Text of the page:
Motivating students is a constant challenge for piano teachers. Keeping them interested and engaged while learning an instrument that takes SO MUCH practice to master is one of the hardest parts of our job and this is why parental support is so crucial.
Students who aren’t motivated by all the work the piano takes usually begin to wonder why they are doing this. They aren’t yet playing the level of music that supplies its own intrinsic reward to the player. Often they think about quitting. They lack a goal.
Coming to a lesson, getting an assignment and practicing for your next lesson doesn’t sound like a good long-term plan to me. When I took lessons as a child, I never connected with my teacher and she never connected with me. I went home and practiced the assignments but never played in a single recital, never played a single game in lessons, never felt encouraged, and never learned to take pride in my skill. I never even knew she had other students and certainly never had the chance to take part in any parties or group activities or public performances. What a shame. (Now you know why these things are so important to me today, as a teacher!)
Students need something to focus on; they need a goal. Heck, I need a goal myself as a business owner. Students need to be actively engaged in their own learning process. Coming to a lesson only to practice for the next lesson is a passive way of learning and it didn’t motivate me as a child or as a teen, that’s for sure.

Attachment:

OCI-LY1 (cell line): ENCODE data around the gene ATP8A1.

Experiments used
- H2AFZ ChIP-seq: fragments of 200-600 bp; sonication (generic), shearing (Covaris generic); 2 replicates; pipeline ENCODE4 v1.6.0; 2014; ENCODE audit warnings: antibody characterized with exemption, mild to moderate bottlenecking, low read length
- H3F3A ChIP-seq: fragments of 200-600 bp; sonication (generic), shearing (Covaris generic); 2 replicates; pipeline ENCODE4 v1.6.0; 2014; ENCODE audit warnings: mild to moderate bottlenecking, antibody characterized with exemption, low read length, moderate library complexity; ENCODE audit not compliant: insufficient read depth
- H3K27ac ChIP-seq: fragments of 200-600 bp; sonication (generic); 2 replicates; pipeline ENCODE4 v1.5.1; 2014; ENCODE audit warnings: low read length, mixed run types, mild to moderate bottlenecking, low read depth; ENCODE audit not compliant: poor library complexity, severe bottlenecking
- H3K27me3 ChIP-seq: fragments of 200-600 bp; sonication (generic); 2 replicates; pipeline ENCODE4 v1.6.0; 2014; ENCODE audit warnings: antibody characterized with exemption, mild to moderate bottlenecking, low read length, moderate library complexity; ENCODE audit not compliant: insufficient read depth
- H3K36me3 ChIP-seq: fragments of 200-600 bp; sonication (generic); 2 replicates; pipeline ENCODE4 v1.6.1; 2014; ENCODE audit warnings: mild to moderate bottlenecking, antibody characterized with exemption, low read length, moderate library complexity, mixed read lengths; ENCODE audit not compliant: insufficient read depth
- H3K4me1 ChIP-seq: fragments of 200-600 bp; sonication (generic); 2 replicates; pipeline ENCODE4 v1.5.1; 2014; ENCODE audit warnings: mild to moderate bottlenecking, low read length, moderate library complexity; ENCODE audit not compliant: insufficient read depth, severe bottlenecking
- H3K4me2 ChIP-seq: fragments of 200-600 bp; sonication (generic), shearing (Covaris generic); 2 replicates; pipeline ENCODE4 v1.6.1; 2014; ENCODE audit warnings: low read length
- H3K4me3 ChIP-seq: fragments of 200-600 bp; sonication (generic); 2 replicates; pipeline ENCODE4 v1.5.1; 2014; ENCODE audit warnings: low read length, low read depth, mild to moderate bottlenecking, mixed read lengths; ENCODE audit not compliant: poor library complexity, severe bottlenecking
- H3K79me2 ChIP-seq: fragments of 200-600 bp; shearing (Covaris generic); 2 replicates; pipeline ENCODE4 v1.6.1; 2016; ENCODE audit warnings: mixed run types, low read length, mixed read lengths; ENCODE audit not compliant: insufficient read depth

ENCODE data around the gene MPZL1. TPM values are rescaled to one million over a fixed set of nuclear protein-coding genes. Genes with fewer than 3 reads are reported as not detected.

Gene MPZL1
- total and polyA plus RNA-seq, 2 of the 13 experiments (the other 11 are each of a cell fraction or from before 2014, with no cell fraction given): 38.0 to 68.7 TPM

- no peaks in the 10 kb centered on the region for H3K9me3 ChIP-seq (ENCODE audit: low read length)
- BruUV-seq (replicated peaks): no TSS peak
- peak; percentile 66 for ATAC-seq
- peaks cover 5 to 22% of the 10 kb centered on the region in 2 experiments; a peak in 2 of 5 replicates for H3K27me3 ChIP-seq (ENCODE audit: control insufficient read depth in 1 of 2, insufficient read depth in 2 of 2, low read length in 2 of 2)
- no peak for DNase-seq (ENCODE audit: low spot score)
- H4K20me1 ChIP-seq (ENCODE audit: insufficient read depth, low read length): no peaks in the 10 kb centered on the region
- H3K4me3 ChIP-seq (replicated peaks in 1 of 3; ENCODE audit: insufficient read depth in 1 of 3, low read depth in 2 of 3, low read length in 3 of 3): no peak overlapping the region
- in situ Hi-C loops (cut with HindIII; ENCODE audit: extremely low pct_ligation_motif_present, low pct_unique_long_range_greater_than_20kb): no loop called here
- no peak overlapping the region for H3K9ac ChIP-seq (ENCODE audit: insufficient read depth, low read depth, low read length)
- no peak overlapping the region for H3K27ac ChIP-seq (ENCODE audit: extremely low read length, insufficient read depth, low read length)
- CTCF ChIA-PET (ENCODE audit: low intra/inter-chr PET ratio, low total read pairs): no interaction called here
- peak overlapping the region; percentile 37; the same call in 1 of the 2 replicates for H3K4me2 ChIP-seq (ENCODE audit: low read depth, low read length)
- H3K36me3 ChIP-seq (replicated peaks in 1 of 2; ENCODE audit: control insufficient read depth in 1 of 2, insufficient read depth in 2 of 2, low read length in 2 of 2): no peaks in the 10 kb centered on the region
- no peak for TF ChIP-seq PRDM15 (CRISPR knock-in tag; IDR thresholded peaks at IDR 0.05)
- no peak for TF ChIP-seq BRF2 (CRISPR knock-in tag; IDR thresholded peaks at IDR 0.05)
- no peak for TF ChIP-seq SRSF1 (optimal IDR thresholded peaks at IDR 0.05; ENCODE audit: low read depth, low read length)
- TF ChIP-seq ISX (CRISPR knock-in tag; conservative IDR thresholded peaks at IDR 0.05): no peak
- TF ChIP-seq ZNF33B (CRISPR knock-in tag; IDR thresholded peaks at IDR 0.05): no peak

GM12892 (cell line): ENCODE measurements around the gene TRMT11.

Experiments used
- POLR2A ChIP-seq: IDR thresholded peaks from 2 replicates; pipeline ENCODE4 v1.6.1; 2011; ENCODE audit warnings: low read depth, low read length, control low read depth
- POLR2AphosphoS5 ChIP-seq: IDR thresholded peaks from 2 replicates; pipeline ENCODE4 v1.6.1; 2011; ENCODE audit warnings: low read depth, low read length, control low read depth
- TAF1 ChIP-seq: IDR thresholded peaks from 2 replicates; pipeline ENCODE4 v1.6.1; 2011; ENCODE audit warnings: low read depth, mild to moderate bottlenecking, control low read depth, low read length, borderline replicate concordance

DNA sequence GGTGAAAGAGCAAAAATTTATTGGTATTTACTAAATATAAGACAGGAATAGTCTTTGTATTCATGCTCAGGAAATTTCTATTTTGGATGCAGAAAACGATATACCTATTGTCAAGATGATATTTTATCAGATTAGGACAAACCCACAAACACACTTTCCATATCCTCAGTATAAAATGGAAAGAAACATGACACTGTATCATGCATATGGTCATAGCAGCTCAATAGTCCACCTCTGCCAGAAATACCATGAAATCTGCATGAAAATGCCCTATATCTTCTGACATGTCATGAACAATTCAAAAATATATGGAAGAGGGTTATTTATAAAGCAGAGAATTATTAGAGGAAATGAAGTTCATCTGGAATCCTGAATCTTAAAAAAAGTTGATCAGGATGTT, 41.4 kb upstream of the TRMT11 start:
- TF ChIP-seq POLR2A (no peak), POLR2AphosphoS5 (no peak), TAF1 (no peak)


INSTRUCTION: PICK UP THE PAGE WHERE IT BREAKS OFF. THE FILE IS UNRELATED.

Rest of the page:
Setting and achieving goals is not just a piano lesson, it’s an important life lesson. Learning that they are capable of setting and achieving goals is a skill they can use for every situation they encounter in their lifetime. Having pride in what they do and knowing they can accomplish anything they set their mind to is empowering. Where there is a will, there is a way. I believe this absolutely.
This month my students are sitting down with their parents choosing and discussing the piano goals they will be setting for the coming academic year. Their goal sheets will be placed in their lesson binders to provide focus and to draw their attention to what they are working toward achieving by the end of the academic year.
Is there a reward involved? No, they’ll just be satisfied with the intrinsic value of achievement.
Don’t be silly, OF COURSE there is an award. These are CHILDREN we are dealing with, not philosophers! Show me anyone who doesn’t want recognition for their hard work.